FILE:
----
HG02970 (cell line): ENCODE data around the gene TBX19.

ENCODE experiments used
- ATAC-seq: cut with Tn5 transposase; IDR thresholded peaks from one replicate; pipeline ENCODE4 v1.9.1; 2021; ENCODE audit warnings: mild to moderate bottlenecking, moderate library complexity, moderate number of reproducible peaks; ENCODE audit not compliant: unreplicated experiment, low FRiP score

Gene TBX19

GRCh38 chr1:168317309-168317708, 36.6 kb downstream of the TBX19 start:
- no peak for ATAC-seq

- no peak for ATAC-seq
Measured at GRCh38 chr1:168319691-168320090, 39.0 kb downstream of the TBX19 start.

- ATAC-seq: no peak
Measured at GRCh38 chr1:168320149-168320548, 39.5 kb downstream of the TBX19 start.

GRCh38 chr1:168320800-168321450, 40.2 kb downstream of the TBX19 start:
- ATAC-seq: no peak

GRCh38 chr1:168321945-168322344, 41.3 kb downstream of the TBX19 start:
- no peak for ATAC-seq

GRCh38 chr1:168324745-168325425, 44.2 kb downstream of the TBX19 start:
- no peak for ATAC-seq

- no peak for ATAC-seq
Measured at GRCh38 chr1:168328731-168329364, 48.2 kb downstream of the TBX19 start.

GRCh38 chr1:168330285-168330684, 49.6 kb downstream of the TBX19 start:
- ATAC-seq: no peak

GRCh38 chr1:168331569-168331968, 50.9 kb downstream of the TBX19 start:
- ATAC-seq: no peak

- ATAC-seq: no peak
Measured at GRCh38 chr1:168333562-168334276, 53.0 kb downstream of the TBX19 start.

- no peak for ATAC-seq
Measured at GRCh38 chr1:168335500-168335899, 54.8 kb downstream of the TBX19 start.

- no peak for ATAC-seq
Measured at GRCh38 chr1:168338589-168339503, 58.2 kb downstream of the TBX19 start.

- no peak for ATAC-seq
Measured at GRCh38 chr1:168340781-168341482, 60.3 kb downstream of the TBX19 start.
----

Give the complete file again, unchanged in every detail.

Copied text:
HG02970 (cell line): ENCODE data around the gene TBX19.

ENCODE experiments used
- ATAC-seq: cut with Tn5 transposase; IDR thresholded peaks from one replicate; pipeline ENCODE4 v1.9.1; 2021; ENCODE audit warnings: mild to moderate bottlenecking, moderate library complexity, moderate number of reproducible peaks; ENCODE audit not compliant: unreplicated experiment, low FRiP score

Gene TBX19

GRCh38 chr1:168317309-168317708, 36.6 kb downstream of the TBX19 start:
- no peak for ATAC-seq

- no peak for ATAC-seq
Measured at GRCh38 chr1:168319691-168320090, 39.0 kb downstream of the TBX19 start.

- ATAC-seq: no peak
Measured at GRCh38 chr1:168320149-168320548, 39.5 kb downstream of the TBX19 start.

GRCh38 chr1:168320800-168321450, 40.2 kb downstream of the TBX19 start:
- ATAC-seq: no peak

GRCh38 chr1:168321945-168322344, 41.3 kb downstream of the TBX19 start:
- no peak for ATAC-seq

GRCh38 chr1:168324745-168325425, 44.2 kb downstream of the TBX19 start:
- no peak for ATAC-seq

- no peak for ATAC-seq
Measured at GRCh38 chr1:168328731-168329364, 48.2 kb downstream of the TBX19 start.

GRCh38 chr1:168330285-168330684, 49.6 kb downstream of the TBX19 start:
- ATAC-seq: no peak

GRCh38 chr1:168331569-168331968, 50.9 kb downstream of the TBX19 start:
- ATAC-seq: no peak

- ATAC-seq: no peak
Measured at GRCh38 chr1:168333562-168334276, 53.0 kb downstream of the TBX19 start.

- no peak for ATAC-seq
Measured at GRCh38 chr1:168335500-168335899, 54.8 kb downstream of the TBX19 start.

- no peak for ATAC-seq
Measured at GRCh38 chr1:168338589-168339503, 58.2 kb downstream of the TBX19 start.

- no peak for ATAC-seq
Measured at GRCh38 chr1:168340781-168341482, 60.3 kb downstream of the TBX19 start.